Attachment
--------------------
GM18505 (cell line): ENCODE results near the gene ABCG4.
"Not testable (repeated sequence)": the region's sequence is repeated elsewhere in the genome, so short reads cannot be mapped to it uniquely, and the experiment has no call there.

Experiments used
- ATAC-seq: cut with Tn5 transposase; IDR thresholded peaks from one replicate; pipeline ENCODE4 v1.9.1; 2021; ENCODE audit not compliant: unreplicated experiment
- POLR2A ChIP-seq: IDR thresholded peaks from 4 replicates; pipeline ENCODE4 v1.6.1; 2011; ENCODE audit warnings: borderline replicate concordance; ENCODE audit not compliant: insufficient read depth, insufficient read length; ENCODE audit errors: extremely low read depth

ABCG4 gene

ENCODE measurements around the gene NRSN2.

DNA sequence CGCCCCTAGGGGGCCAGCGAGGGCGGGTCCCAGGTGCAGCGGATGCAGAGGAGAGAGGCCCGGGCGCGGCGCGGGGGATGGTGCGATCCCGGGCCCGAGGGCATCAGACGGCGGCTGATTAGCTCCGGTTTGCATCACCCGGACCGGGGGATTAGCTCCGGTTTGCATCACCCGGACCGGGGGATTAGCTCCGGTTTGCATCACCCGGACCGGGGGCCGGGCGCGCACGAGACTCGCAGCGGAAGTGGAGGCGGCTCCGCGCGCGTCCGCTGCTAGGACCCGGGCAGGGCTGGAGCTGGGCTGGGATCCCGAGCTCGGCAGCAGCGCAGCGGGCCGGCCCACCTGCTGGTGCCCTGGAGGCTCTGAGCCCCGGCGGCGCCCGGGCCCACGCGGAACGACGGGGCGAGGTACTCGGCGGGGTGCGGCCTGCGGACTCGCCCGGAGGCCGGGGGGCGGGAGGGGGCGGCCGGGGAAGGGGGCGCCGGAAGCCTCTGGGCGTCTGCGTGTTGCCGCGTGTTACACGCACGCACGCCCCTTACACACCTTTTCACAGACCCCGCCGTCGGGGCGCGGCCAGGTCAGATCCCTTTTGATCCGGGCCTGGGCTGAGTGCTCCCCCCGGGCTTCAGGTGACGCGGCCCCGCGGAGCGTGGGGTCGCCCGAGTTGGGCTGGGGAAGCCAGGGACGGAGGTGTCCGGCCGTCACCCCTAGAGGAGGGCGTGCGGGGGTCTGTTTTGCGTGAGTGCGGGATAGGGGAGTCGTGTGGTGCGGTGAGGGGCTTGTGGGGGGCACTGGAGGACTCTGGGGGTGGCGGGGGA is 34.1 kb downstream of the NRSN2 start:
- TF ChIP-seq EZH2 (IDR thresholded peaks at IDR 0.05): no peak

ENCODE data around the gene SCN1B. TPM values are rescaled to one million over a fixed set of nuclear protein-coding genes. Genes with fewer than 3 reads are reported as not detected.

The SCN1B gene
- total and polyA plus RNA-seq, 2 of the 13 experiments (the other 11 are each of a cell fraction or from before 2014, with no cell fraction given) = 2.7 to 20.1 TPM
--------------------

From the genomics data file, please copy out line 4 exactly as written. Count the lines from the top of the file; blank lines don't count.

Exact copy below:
- ATAC-seq: cut with Tn5 transposase; IDR thresholded peaks from one replicate; pipeline ENCODE4 v1.9.1; 2021; ENCODE audit not compliant: unreplicated experiment